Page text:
Now, it’s worth noting that Belinda the ‘Best’ can slip into the ‘At Risk’ segment. Sam knows from shopping patterns to expect Belinda at least twice per month within his brick-and-mortar store, and he can also usually expect at least one online purchase from her every two or three months. On one occasion, Belinda doesn’t complete a purchase for four months! Because this is out of her regular purchase cycle, Belinda slips into the ‘At Risk’ segment. Sam can see this is a bit of a problem and creates marketing to hopefully bring Belinda back. If Belinda doesn’t complete a purchase within 12 months of her last purchase, she moves segments again to become a ‘Lost’ customer.


With the example of Sam and Belinda, it’s simple to see how customer segmentation can have a significant effect on marketing strategies. Rather than sending Belinda an email for a generic coupon, as a ‘Best’ customer, it would be wise for Sam to offer Belinda something that feels a little more exclusive and tangible. Perhaps tiered loyalty and added purchase freebies would be a good option.


Check out Our Bralette Club's beautiful loyalty program which features VIP tiers for inspiration:


Our Bralette Club's loyalty widget


Marsello’s customer segmentation doesn’t just stop at organizing customers. As we’ve already mentioned, it can be a mammoth task to organize customers into segments manually, and to know that you have to do this regularly is daunting. Knowing how often you should be updating your segments isn’t even the start of it. The good news is that Marsello’s customer segmentation is updated every 24 hours, and we’re aiming to up the ante and make these updates even more regular. Even if you are using RFM, manually updating every day just isn’t feasible, so we’ve got you covered, ensuring your targeted marketing is accurate.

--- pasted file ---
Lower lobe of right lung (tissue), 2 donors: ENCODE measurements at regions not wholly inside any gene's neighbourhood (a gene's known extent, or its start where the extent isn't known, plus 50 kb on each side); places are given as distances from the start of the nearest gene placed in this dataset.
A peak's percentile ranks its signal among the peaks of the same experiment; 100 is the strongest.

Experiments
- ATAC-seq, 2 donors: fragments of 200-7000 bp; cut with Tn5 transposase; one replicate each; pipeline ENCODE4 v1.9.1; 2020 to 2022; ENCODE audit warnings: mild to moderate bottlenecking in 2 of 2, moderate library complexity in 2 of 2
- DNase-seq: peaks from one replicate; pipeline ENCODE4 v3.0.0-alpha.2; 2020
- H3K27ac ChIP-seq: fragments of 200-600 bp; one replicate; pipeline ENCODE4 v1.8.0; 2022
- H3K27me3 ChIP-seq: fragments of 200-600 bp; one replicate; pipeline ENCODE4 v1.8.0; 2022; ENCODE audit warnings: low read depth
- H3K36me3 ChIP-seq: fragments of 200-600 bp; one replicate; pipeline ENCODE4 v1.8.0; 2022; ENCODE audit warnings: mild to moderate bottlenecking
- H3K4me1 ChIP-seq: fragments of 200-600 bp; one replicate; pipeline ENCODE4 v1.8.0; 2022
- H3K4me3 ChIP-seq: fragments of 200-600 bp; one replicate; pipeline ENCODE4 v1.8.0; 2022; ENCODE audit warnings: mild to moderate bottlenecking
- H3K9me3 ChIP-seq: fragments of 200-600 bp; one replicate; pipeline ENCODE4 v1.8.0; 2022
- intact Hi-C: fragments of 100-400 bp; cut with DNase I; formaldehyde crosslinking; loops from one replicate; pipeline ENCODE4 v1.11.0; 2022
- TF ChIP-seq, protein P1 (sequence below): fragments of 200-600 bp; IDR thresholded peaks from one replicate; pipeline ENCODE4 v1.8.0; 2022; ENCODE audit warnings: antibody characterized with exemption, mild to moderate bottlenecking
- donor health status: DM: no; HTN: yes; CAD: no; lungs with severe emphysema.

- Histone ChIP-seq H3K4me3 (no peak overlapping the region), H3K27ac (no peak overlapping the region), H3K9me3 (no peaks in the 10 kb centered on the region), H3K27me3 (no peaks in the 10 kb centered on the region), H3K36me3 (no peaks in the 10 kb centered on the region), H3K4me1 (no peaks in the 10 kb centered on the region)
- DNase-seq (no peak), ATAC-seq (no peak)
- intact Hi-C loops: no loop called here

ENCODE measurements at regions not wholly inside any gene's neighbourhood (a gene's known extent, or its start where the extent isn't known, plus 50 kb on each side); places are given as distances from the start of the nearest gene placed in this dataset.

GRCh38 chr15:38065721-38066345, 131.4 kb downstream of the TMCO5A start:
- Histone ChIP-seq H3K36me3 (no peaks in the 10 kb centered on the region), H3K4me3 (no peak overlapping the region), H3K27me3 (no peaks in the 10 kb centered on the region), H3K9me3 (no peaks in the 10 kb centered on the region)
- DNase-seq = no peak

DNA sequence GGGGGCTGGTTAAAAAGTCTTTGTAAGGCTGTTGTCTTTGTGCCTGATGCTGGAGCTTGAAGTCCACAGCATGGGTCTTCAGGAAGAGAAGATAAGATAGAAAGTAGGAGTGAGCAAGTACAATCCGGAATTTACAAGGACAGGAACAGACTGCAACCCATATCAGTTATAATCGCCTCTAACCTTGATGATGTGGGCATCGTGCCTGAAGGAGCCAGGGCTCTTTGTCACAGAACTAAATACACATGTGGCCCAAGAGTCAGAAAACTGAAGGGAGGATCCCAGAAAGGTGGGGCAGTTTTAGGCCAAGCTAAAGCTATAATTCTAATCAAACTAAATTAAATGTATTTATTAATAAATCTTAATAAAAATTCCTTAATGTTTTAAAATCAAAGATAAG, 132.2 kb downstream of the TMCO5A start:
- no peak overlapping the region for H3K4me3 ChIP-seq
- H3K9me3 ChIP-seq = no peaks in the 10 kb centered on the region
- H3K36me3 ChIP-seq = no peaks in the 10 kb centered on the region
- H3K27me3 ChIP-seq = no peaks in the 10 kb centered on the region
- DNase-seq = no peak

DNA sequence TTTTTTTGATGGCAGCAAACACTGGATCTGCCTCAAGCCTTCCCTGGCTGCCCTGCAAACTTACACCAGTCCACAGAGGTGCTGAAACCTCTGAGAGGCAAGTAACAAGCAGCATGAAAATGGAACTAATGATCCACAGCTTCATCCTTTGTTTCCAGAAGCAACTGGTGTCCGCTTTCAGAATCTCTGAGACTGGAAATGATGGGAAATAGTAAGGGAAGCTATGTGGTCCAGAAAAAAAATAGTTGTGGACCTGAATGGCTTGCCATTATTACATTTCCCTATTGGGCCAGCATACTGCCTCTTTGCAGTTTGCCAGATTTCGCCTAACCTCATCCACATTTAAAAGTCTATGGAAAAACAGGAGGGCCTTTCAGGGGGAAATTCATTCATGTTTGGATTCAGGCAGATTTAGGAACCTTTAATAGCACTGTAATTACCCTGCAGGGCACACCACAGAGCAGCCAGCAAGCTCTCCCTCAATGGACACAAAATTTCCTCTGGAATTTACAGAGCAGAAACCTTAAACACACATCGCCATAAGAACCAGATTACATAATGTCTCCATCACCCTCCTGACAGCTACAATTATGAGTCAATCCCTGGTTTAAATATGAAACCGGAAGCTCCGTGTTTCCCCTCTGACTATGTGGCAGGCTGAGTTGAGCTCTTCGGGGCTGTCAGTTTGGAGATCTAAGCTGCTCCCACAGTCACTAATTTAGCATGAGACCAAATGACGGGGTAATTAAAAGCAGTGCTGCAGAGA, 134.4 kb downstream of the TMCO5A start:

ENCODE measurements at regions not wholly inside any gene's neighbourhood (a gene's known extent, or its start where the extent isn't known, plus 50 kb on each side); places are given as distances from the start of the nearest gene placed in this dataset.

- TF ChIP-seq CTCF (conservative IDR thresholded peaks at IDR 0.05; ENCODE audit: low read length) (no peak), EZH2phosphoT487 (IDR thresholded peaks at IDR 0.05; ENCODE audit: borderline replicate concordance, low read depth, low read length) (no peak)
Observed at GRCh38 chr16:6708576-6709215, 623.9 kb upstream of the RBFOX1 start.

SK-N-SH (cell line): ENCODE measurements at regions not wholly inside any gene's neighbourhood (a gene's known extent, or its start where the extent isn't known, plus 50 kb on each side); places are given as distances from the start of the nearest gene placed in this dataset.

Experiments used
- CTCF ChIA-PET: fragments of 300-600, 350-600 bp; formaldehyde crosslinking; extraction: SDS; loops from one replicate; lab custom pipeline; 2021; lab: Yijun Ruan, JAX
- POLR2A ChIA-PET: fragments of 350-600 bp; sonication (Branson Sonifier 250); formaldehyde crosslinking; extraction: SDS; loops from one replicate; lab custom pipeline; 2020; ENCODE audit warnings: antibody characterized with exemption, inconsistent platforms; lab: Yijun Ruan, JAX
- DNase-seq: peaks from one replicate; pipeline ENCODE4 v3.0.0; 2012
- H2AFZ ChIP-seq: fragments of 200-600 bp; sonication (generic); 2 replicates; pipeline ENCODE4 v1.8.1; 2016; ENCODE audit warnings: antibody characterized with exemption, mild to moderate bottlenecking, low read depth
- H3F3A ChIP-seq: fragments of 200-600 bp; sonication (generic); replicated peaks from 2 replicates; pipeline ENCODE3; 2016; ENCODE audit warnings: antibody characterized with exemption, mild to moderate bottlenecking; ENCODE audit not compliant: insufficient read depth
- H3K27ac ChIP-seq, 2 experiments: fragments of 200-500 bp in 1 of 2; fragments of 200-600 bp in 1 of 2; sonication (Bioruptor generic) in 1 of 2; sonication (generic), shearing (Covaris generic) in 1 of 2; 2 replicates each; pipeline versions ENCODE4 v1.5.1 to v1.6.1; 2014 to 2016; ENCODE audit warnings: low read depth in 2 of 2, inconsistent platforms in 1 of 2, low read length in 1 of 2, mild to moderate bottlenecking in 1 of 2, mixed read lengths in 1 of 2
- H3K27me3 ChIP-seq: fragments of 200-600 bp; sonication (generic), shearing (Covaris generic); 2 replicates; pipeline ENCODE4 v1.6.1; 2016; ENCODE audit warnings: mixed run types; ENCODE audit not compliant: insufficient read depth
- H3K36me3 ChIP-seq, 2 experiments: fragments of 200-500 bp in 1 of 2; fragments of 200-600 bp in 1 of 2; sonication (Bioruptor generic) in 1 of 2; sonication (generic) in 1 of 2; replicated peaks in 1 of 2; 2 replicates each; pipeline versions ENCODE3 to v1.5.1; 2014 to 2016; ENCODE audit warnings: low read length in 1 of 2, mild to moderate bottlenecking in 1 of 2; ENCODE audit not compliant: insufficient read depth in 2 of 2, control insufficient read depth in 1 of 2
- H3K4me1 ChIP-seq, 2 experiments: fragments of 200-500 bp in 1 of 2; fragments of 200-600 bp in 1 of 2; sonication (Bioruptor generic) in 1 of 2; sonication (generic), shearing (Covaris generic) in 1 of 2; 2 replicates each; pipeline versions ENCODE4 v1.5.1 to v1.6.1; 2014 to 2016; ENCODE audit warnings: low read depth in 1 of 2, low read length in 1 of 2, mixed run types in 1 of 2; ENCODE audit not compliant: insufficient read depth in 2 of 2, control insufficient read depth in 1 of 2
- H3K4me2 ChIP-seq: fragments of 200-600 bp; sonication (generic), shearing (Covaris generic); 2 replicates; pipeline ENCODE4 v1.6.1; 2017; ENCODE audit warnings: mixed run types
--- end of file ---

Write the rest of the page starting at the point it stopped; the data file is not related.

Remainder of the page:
If you’re still curious about manual segmentation, Shopify and BigCommerce have published some incredibly descriptive articles on RFM.



So, what do we know


  • RFM analysis is used to organize customer databases into specific segments. Basing these segments off customer’s purchase behavior gives crucial insight into the type of marketing you should use to target them and to move them between segments.

  • Frequency and monetary values are core to calculating your customer lifetime value (CLV); meanwhile, recency gives insight into customer engagement and indicates the likelihood of that customer coming back again. We’ll go into this in more detail in Part Two of this series, so keep up to date with these blogs by subscribing on the right-hand side of your screen, and following Marsello on Twitter or Facebook.

  • Targeting your marketing based on these metrics allows you to focus your budget on areas such as retention and acquisition, while still moving customers to more reliable segments.

Stay tuned for our Customer Segmentation Series parts two and three to learn more about segmentation coupled with retention marketing and acquisition-focused tactics.


Have you seen the rest of the Customer Segmentation Series?
Check out Part Two and Three in the links below:


Take me to part 2